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Optometrists oppose SQ 793

Members of the Oklahoma Association of Optometric Physicians said State Question 793 is a blatant attempt by big business to get involved in what should be strictly medical practices.

On May 24, "Yes on 793" went to the Oklahoma Secretary of State to turn in petitions with the signatures of more than 250,000 Oklahomans. That office is the state agency that initiates the verification process to determine whether there is a sufficient number of signatures (in this case, 125,000) to qualify the proposal for a state question. Even if sufficient signatures are verified, the question won't appear on statewide ballots until the Nov. 6 general election.

But, Joel Robison, chief executive officer of the Oklahoma Association of Optometric Physicians (OAOP), said those who oppose the bill must get organized and start bringing accurate information to residents. Local optometrists will be part of that effort.

If approved by voters, the proposal would amend the State Constitution to specify that no law could infringe on the ability of optometrists or opticians to practice within a retail establishment, discriminate against those practitioners based on the location of their practice, or require external entrances for optometric offices within retail establishments. No law could infringe on a retail establishment's ability to sell optical goods and services. The State Legislature could restrict optometrists from performing surgeries within retail establishments, limit the number of locations at which they may practice, and require offices be in a separate room of retail establishments. Licensure, health and safety standards must be maintained. But, state law would not prohibit optometrists and opticians working in retail establishments from agreeing to limit their practice.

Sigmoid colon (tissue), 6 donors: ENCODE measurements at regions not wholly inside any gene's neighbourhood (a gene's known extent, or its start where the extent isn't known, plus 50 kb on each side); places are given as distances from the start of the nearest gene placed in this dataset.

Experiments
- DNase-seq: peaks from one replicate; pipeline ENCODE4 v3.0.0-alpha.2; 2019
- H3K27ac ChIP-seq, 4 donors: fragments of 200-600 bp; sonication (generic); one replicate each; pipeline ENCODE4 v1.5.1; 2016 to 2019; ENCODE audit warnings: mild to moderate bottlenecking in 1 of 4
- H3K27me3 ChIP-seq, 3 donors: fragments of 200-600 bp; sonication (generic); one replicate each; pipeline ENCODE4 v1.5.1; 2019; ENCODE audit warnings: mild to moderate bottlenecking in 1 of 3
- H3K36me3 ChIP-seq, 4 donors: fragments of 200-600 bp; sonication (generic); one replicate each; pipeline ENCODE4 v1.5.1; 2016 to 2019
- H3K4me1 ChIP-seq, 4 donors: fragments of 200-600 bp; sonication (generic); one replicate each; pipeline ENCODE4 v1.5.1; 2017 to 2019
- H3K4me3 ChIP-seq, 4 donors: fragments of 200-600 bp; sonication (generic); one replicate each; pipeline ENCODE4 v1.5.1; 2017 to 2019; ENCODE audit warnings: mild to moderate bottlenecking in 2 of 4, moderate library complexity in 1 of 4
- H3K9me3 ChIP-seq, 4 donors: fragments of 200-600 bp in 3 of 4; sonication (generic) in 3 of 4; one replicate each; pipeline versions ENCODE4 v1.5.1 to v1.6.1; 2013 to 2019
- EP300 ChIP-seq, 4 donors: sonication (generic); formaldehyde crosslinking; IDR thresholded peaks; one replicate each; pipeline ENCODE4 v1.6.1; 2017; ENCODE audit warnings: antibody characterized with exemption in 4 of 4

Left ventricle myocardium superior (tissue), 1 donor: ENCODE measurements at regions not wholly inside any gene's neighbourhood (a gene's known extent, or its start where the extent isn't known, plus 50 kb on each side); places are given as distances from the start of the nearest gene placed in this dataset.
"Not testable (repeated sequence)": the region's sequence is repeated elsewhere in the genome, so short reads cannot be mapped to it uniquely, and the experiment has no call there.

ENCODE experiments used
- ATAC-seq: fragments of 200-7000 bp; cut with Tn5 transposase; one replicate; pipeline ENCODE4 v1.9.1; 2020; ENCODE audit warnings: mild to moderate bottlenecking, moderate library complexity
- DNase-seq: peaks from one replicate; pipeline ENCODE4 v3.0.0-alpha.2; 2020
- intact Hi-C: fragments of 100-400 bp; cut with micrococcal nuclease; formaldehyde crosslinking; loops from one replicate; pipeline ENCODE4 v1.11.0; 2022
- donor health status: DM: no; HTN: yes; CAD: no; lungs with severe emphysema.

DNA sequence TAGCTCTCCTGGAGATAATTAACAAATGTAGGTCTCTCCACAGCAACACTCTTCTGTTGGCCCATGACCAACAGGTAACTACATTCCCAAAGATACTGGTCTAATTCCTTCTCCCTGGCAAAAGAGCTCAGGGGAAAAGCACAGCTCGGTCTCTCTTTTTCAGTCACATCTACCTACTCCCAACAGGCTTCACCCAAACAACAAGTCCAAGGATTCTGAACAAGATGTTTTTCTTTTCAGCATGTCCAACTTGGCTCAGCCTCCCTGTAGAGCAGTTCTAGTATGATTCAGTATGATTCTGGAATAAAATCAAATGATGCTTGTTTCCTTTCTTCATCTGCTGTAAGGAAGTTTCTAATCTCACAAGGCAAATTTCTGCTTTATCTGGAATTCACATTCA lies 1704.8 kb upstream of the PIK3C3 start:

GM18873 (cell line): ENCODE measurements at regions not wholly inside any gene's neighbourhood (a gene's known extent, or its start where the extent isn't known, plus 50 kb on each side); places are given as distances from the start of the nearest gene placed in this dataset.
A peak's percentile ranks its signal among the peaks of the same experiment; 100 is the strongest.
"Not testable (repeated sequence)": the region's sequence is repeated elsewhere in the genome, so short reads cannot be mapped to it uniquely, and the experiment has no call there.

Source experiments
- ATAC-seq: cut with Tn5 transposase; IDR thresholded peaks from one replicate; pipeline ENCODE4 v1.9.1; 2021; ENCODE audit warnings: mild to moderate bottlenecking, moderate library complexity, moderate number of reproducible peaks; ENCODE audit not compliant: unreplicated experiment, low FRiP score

Dr. Richard Swales, a local optometrist, said the bill is another attempt by retailers to circumvent medical practitioners and their standards. Swales said that while past attempts have gone through the Legislature in the form of proposed legislation  bills that never made it out of committee  this latest effort is an attempt to amend the constitution to protect retailers. Swales and Robison said that is something they strongly oppose, as do most other optometrists in the state.

"Walmart has gone to the Legislature for years to change the law and been told no," Swales said. "This is an abuse of the process in Oklahoma."

Robison, who bluntly says the proposal is an attempt by Walmart to increase corporate earnings, argues that money is at the core of the proposal.

Supporters say the proposal merely gives Oklahoma patients the power to expand their eye care options, potentially saving hundreds of dollars on examinations, glasses and lenses because they could go to less expensive optometric services in large retail stores, just as residents in other states do. Tim Tippit, chairman of Yes on 793, has said the emphasis would continue to be on comprehensive examinations by certified medical personnel who have graduated from reputable optometry schools.

Robison, Swales and other Lawton doctors disputed those claims at an event held locally late last week to update doctors on the petition drive and give them talking points for patients, civic groups and others who may be interested in the state question.

The Lawton Constitution

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